As a Registered Medical Assistant for the past 20 years, John Patnode-Bulloch provides care to patients every day. So when his own health was suffering due to a long-term weight challenge, he knew it was time to take action that, he believes, ultimately would save his life.
"In high school I played football and was on the wrestling team," he said. "I have always been a big guy but I was active. After high school my weight just got away from me. At my heaviest I weighed 427 pounds." John said he would lose weight then see it begin creeping back up. "I got to the point where I felt I was in a do or die situation if I didn't take significant action."
In his position with Capital Regional Medical Group and its affiliation with Capital Regional Medical Center, he was very familiar with the success patients were seeing from having bariatric surgery. "The Bariatric Center has helped so many patients achieve their weight loss goals and I was at a point where I was ready to move forward. Over the years I had spoken with my primary care physician but just wasn't quite ready." But obesity related issues like diabetes and sleep apnea began to take a toll and he decided it was time.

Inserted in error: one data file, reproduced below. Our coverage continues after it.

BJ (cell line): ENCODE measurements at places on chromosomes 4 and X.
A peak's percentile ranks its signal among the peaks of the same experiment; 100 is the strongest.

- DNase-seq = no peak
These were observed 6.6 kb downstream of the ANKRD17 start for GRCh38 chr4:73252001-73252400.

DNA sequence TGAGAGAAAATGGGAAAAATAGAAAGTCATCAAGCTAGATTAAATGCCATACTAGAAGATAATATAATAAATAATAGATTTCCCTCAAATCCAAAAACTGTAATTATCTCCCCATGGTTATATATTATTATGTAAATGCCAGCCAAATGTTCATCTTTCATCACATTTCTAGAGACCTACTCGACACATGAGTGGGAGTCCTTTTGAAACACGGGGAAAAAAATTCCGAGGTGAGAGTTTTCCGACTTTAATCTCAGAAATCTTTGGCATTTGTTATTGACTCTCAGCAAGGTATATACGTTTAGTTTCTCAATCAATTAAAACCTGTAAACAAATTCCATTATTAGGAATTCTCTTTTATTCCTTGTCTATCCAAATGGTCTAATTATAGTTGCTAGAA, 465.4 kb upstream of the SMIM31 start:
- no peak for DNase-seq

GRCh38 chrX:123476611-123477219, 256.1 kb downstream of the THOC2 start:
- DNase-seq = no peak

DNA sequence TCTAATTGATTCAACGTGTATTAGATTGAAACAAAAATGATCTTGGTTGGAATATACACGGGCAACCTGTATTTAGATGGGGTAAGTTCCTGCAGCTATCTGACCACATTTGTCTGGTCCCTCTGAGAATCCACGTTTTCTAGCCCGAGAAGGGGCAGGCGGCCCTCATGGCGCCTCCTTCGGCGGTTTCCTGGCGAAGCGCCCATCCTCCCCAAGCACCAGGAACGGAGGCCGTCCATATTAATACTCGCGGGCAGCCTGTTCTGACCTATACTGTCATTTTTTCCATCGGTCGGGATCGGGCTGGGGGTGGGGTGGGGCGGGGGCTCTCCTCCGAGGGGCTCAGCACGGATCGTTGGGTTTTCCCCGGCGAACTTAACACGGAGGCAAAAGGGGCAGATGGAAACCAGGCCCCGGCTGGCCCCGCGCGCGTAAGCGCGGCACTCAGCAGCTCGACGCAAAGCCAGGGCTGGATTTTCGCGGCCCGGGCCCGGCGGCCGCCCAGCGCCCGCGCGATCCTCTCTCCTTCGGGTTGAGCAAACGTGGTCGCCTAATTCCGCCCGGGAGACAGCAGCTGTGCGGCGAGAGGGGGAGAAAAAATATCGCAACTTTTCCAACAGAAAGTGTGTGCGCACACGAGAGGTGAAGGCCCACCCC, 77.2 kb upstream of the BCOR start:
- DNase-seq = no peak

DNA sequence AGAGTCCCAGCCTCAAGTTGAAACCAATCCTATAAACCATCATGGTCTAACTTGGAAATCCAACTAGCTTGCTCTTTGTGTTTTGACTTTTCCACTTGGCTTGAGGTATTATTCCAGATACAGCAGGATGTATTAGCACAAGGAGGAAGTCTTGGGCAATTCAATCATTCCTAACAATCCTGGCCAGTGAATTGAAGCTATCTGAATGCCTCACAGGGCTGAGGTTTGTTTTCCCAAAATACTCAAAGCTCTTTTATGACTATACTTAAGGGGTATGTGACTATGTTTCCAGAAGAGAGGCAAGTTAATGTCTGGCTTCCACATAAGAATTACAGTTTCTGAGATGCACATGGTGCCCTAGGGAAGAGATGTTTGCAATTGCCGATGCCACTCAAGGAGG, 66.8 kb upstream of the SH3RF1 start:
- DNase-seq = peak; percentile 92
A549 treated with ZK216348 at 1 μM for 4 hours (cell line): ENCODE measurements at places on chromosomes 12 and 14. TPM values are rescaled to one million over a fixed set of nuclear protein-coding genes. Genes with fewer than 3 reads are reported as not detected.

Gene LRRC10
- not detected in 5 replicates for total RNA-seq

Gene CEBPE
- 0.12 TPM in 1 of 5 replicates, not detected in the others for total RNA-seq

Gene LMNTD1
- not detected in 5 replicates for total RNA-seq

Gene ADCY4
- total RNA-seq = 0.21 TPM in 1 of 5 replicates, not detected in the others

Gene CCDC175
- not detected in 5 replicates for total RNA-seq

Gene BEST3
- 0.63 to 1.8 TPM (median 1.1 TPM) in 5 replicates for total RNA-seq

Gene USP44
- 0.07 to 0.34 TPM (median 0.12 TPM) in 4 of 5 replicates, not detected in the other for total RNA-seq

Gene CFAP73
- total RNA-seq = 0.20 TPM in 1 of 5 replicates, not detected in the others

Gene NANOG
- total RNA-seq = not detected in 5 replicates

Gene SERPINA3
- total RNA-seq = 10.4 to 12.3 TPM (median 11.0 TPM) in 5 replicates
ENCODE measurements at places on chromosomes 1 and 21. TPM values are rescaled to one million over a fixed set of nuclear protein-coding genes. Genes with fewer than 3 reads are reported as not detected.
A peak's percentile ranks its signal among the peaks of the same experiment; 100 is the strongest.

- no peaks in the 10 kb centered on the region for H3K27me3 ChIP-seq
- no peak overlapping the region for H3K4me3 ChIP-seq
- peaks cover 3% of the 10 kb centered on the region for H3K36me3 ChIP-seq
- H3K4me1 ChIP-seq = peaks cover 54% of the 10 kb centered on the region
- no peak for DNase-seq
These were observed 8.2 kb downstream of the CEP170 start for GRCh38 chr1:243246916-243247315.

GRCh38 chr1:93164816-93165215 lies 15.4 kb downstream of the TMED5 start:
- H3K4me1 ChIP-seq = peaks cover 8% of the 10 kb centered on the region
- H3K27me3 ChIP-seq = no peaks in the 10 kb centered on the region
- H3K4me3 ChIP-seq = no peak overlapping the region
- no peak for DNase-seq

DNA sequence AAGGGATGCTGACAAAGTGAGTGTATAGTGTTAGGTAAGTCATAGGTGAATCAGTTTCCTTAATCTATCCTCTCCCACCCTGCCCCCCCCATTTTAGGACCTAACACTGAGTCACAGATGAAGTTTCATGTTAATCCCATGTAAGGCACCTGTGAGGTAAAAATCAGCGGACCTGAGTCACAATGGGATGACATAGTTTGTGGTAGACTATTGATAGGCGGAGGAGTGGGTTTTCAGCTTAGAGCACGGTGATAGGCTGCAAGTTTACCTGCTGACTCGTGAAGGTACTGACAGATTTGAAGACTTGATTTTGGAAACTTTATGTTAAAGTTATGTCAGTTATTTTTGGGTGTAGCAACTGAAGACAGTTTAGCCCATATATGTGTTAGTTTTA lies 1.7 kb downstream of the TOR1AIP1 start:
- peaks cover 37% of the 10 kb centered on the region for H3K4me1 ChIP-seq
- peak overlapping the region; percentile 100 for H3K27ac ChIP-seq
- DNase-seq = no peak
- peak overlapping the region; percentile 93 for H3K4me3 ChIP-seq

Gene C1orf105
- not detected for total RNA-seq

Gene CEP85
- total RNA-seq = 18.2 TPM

Capital Regional Medical Center has earned nationally recognized bariatric accreditation and is the only metabolic and bariatric surgery accreditation and quality improvement program in the region.
John reached out to Rohan Joseph, MD, a general surgeon and bariatric surgery specialist with Capital Regional Surgical Associates. "Dr. Joseph literally saved my life with this surgery." Dr. Joseph performed a sleeve gastrectomy. The sleeve surgery reduces the size of the stomach which reduces the amount of caloric intake needed to make an individual feel full. It has less potential side effects and complications, and better long-term results than other approaches.
Within six months of his surgery, John had lost 105 pounds. He's no longer using a C-PAP machine for sleep apnea, and he is no longer taking insulin for diabetes. "I was on multiple forms of insulin," he said. "My AIC was around 11 and is now at 6, which is in the normal range."
There are other quality of life improvements that are more subtle but just as important. "I no longer shop at the Big & Tall store. My wife and I went to Universal Studios and I actually was able to ride the rides! A few months ago that wouldn't have happened. My life is totally improved in so many ways," he said.
He's also quick to advise others who may benefit from bariatric surgery that it is not an easy fix. There is the obvious adjustment in diet, but there's a psychological change that needs support as well. "I go to counseling faithfully because it's still a struggle mentally. I still at times, see myself as that 427 pound man. All of the support and counseling provided at the Bariatric Center is important and valuable as you go through this process. It's a journey and requires work, but it's one of the best decisions of my life."